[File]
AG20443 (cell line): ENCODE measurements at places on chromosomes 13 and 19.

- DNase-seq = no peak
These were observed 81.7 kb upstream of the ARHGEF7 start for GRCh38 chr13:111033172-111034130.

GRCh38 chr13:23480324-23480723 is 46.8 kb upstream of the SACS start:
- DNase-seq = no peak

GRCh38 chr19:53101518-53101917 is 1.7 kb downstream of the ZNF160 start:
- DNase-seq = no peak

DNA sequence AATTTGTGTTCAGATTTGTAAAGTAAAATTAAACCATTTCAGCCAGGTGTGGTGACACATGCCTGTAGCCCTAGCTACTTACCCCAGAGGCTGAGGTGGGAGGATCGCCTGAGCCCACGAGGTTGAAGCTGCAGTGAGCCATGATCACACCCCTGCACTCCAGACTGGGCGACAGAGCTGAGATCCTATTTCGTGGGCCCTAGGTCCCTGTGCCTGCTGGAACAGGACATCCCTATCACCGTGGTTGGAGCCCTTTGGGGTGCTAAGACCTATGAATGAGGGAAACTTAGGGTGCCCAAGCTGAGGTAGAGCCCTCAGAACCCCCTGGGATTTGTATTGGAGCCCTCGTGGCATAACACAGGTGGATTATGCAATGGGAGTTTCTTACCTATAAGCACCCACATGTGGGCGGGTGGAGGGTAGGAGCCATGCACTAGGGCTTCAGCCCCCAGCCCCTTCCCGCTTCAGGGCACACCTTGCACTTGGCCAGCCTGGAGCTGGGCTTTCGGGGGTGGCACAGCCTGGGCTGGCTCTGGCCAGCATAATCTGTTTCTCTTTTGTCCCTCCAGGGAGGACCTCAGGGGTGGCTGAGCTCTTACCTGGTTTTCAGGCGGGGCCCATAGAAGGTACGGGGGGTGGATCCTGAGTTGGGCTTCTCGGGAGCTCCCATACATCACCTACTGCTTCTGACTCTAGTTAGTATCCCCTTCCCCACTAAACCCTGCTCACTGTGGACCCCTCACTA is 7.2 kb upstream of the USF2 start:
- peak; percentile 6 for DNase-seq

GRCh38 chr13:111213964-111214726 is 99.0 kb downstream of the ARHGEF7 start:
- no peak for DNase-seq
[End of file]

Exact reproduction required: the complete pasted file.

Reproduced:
AG20443 (cell line): ENCODE measurements at places on chromosomes 13 and 19.

- DNase-seq = no peak
These were observed 81.7 kb upstream of the ARHGEF7 start for GRCh38 chr13:111033172-111034130.

GRCh38 chr13:23480324-23480723 is 46.8 kb upstream of the SACS start:
- DNase-seq = no peak

GRCh38 chr19:53101518-53101917 is 1.7 kb downstream of the ZNF160 start:
- DNase-seq = no peak

DNA sequence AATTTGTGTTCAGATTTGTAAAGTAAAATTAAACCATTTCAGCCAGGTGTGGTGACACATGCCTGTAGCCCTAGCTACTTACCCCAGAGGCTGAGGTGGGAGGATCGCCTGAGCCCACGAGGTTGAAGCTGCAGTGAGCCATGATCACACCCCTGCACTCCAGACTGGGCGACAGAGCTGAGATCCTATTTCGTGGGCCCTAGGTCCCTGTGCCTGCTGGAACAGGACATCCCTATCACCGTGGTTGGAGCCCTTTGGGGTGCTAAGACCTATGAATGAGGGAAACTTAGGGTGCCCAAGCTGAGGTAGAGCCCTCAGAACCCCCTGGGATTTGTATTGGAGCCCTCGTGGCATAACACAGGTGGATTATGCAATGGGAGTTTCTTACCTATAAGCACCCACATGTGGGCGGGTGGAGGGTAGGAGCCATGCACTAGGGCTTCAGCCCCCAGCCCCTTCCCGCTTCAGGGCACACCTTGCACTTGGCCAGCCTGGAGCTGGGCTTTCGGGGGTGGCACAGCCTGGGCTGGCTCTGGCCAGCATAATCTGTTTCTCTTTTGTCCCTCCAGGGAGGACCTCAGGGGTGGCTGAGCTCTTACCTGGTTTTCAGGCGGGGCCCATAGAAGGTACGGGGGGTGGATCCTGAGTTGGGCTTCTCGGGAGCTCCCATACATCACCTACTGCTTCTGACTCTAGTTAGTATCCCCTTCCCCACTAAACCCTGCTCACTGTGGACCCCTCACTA is 7.2 kb upstream of the USF2 start:
- peak; percentile 6 for DNase-seq

GRCh38 chr13:111213964-111214726 is 99.0 kb downstream of the ARHGEF7 start:
- no peak for DNase-seq